5 sneaky reasons parents overestimate how active their kids are
According to the latest research, only 9% of kids in Canada get enough physical activity, yet two thirds of parents believe they do.
But why do so many parents overestimate the activity levels of their kids? It’s not because they don’t pay attention or don’t care. By now the benefits of getting enough activity are pretty well-known. Active kids do better in school, with greater abilities to focus and longer attention spans. Active kids sleep better, have stronger bones, get sick less often, and have more fun.
So it’s not surprising that parents would like to think that their kids are getting enough activity and reaping all of these benefits. Any parent would.
Yet there are some sneaky reasons that explain why it’s altogether too easy for parents to think their kids are getting enough exercise every week, while they’re actually consistently falling short.
1. They assume an hour of soccer practice equals an hour of activity
This is an extremely common error when it comes to adding up activity. While it would be nice to think that kids are running around the entire time, the fact is they don’t. There is time spent learning and receiving instruction, time on the sidelines and waiting for the ball to come their way.
There are a whole host of reasons why about 43% of youth sports practice is spent being inactive. And unfortunately this isn’t unique to soccer, but actually applies to many organized sports and activities, from dance class to baseball.
2. They overestimate how active they are at school
This relates to the first assumption. Just as an hour of soccer practice doesn’t translate into an hour of activity, neither does an hour of gym class or an hour of recess. From tying their shoes to picking teams, all the little things add up to a rather big chunk of time. It would be great if kids could be running around the entire time, but it’s just not the reality.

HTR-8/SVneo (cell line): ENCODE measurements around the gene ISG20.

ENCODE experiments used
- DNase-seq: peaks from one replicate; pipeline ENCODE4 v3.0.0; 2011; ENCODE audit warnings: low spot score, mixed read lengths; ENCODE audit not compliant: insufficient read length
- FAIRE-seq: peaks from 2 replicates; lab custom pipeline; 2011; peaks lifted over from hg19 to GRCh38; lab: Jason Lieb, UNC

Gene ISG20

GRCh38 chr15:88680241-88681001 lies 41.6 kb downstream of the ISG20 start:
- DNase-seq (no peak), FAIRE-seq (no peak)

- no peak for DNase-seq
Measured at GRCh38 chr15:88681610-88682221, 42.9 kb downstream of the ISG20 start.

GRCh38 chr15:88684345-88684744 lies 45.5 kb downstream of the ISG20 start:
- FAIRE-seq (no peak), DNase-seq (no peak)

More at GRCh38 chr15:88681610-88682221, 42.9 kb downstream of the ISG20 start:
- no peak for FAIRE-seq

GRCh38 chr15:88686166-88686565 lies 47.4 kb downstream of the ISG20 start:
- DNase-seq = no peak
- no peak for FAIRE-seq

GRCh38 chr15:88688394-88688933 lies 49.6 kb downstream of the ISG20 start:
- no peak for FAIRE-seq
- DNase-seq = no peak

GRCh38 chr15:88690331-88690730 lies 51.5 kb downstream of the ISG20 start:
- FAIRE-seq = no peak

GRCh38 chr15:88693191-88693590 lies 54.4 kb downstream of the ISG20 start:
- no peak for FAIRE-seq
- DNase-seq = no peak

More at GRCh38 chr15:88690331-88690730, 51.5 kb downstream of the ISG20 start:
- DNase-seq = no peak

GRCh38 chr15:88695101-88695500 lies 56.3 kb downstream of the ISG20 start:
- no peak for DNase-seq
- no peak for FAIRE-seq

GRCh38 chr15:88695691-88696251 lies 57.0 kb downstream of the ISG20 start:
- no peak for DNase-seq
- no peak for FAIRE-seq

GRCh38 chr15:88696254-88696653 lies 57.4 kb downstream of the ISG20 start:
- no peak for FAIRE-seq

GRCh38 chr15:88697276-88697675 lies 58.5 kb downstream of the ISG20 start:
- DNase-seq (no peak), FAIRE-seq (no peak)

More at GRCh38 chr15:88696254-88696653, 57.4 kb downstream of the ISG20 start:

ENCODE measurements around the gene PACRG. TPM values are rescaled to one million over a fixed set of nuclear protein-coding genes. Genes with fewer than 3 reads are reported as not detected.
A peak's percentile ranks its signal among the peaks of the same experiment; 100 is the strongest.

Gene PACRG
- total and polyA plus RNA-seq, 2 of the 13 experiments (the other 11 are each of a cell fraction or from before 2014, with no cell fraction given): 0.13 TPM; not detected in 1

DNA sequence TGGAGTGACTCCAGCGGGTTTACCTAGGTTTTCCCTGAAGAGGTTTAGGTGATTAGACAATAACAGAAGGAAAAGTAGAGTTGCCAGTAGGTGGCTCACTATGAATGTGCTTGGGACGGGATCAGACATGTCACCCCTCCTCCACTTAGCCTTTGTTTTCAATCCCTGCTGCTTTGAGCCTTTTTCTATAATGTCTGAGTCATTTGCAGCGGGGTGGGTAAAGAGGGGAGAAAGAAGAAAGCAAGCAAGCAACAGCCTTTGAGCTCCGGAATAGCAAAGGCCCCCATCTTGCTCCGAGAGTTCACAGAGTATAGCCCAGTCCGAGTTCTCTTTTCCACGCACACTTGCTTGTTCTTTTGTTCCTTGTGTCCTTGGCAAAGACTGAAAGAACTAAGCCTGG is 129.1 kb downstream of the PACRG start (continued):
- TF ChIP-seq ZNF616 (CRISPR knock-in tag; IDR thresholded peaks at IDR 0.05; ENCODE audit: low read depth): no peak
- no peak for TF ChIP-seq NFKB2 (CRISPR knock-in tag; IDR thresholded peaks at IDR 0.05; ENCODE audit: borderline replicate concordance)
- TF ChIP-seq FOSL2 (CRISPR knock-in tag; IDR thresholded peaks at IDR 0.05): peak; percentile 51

3. They think that all kids are active by nature
Many parents assume that kids are naturally active creatures. They’re young and full of energy, they run around all the time. How could they not be getting enough activity?
While kids are active by nature, we have a hard time letting kids be kids and they don’t get a lot of time to play in an unstructured way. Only 9% are active enough. Less than 1 in 10. Today’s world is full of screens and videogames, television and computers. Kids can no longer simply be left to their own devices, because those devices are now handheld and are altogether too good at keeping them sitting still.
4. They don’t realize they’re not active enough themselves
While the stats for adults are better, they’re not fantastic. According to the latest numbers only 20% of Canadian adults get enough activity each week.
All of this collective inactivity has shifted perceptions of what it means to be active. We’ve lowered the physical activity bar without really noticing. As a result, many people assume they’re more active than they really are and are accidentally setting a rather inactive example. If you can’t accurately judge your own activity levels, how can you judge your children’s?
Studies show that one of the biggest things parents can do to help increase their kids’ activity levels is to be more active themselves. But first, they have to realize that there is in fact a problem with the status quo.
5. They don’t objectively measure
The fifth and final reason for this constant overestimation is that parents don’t actually keep track and compare their children’s activity to the proposed guidelines. The best way to quit overestimating, is to stop estimating altogether and start calculating.
It’s clear that for a variety of reasons, we just aren’t as good as estimating as we think are. That’s why it’s a good idea to actually keep track. Write it down. Get a step counter, or other wearable device, for yourself and for your child. Put the numbers in a journal and tally them up.
Then go here and read the guidelines. Is your child meeting the requirements? Are you?
This is too important to leave it up to vague estimates and best guesses. Quit estimating and start calculating. Because when you do, you’ll realize why ParticipACTION is so adamant about sitting less and moving more.